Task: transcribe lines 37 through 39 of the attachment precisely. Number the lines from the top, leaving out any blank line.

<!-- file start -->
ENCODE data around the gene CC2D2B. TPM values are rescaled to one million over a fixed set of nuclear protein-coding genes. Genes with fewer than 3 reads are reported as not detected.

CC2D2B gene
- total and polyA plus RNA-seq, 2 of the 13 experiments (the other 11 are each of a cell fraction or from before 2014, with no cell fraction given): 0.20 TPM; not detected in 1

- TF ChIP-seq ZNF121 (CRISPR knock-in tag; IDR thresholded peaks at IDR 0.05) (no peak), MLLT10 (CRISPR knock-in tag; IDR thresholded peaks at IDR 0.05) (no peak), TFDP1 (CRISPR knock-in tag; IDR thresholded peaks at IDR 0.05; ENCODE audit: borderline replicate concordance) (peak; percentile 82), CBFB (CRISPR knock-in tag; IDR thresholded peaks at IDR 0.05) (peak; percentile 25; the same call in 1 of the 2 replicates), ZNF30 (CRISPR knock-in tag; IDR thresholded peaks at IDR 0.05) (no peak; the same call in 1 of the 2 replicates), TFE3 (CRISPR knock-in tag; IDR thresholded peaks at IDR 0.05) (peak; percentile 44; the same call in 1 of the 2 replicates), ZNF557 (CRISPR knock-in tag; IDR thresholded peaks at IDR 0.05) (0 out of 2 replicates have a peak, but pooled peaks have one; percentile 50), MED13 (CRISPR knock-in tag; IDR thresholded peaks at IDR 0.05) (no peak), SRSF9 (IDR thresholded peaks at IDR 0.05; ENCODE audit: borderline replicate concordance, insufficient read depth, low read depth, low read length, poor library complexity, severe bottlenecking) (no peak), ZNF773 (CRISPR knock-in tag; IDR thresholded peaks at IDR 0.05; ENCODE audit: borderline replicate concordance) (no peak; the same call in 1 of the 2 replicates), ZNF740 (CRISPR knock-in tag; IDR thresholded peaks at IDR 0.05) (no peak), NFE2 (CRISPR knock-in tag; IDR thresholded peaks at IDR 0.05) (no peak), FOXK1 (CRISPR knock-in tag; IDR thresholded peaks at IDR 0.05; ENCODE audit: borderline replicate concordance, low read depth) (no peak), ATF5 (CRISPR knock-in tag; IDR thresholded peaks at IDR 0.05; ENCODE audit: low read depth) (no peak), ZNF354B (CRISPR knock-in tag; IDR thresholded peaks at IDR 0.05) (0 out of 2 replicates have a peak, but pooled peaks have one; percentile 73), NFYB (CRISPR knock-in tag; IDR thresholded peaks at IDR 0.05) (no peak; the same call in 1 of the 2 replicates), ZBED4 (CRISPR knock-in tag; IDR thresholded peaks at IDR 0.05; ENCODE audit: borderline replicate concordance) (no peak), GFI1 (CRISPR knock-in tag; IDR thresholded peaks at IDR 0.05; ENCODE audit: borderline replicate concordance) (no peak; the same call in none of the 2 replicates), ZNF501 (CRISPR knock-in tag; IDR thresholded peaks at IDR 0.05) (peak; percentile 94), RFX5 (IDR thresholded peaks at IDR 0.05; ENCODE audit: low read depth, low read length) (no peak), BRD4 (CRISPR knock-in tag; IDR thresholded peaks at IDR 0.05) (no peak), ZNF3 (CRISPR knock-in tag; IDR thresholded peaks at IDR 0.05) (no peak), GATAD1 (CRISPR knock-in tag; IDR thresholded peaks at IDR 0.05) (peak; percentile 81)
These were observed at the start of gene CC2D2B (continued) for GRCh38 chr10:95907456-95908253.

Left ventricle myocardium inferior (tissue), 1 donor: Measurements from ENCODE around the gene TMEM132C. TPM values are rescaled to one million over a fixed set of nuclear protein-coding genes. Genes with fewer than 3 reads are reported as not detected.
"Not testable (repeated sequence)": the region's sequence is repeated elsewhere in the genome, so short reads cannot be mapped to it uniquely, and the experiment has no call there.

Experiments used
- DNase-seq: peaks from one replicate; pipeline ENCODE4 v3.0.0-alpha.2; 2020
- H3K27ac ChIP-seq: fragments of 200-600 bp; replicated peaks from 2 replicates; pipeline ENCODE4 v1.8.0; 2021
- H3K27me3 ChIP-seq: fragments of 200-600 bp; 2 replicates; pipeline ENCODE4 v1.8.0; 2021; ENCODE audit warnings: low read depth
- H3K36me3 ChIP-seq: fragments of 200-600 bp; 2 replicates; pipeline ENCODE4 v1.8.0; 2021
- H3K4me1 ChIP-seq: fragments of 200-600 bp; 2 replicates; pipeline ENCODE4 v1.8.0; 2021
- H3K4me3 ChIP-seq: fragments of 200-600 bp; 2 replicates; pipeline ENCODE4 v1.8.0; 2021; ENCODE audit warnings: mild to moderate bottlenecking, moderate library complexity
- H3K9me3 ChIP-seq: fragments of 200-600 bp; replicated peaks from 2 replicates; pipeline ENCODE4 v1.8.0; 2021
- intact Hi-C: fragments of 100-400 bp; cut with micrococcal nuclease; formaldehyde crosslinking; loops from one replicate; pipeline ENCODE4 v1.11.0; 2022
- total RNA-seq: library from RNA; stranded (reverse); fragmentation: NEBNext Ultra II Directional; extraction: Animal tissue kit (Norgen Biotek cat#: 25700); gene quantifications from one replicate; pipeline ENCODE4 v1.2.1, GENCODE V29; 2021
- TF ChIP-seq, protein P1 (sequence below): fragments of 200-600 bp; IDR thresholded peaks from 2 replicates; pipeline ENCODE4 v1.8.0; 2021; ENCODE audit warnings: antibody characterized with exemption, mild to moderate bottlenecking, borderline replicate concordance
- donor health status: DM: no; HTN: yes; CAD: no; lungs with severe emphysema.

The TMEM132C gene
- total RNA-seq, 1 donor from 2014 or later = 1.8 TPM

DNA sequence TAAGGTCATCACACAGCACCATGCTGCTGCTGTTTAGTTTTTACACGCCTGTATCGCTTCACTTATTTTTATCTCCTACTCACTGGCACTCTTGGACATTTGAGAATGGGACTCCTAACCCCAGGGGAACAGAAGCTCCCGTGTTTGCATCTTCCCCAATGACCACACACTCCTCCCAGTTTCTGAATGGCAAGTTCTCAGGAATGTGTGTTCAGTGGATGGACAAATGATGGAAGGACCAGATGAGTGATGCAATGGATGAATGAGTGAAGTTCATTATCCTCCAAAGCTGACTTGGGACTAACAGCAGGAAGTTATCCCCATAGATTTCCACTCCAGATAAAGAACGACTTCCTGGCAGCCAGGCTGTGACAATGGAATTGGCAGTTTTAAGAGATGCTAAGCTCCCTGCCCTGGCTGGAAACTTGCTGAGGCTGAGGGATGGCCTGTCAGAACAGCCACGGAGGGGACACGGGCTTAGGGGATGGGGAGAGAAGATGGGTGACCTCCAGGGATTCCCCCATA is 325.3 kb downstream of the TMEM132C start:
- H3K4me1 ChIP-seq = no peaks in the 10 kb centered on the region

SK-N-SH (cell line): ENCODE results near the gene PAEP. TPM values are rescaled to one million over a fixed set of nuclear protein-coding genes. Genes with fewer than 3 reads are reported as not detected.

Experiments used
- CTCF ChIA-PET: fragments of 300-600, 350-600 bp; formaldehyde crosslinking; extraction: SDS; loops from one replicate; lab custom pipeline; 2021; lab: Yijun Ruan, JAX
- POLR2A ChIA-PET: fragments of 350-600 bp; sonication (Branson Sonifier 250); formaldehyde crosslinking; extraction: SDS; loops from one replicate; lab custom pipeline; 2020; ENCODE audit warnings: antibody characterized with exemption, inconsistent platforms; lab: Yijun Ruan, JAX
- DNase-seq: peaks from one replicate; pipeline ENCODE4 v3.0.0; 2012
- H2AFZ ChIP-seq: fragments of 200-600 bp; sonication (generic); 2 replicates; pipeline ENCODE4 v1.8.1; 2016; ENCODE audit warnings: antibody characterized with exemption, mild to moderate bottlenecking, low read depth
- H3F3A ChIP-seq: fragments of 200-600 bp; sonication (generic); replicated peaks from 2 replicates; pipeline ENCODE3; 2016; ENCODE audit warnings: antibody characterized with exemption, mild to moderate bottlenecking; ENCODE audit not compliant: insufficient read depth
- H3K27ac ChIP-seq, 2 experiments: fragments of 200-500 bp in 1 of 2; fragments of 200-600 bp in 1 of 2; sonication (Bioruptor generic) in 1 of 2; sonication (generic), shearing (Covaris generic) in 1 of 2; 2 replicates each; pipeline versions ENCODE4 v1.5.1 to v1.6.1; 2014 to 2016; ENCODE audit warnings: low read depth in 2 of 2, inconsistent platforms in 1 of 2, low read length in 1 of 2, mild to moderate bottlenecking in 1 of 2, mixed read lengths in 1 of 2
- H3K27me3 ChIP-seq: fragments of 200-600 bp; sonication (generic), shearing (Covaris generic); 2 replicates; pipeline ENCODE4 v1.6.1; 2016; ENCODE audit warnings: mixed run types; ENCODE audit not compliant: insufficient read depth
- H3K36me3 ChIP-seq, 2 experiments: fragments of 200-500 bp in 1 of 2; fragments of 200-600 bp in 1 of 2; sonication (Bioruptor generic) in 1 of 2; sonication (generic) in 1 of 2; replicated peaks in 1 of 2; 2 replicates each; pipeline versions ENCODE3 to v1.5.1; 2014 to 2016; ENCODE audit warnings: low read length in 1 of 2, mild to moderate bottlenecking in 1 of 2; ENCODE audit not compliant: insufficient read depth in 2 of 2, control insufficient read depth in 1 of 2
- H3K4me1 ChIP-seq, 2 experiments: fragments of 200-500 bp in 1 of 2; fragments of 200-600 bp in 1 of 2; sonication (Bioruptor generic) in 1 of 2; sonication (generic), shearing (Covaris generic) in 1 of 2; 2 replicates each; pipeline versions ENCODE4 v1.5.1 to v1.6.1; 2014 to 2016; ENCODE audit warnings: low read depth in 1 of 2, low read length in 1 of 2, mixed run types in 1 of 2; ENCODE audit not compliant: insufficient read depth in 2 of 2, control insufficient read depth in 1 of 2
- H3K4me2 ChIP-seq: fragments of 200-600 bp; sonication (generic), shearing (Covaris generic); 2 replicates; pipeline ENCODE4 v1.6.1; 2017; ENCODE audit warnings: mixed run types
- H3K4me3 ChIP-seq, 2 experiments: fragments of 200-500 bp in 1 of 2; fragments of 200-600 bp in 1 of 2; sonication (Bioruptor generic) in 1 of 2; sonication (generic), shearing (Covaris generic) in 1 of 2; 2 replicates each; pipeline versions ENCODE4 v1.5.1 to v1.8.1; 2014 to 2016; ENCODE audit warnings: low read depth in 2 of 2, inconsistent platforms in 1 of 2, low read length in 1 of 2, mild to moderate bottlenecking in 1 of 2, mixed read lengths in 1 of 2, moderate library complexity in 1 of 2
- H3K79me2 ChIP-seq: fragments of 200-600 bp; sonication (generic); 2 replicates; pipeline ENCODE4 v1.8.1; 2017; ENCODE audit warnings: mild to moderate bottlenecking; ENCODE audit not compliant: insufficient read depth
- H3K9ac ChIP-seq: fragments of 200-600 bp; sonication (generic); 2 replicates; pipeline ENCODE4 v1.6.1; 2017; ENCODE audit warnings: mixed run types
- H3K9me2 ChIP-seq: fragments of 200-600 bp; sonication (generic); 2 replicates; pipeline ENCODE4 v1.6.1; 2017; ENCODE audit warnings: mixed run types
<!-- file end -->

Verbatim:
- H3K79me2 ChIP-seq: fragments of 200-600 bp; sonication (generic); 2 replicates; pipeline ENCODE4 v1.8.1; 2017; ENCODE audit warnings: mild to moderate bottlenecking; ENCODE audit not compliant: insufficient read depth
- H3K9ac ChIP-seq: fragments of 200-600 bp; sonication (generic); 2 replicates; pipeline ENCODE4 v1.6.1; 2017; ENCODE audit warnings: mixed run types
- H3K9me2 ChIP-seq: fragments of 200-600 bp; sonication (generic); 2 replicates; pipeline ENCODE4 v1.6.1; 2017; ENCODE audit warnings: mixed run types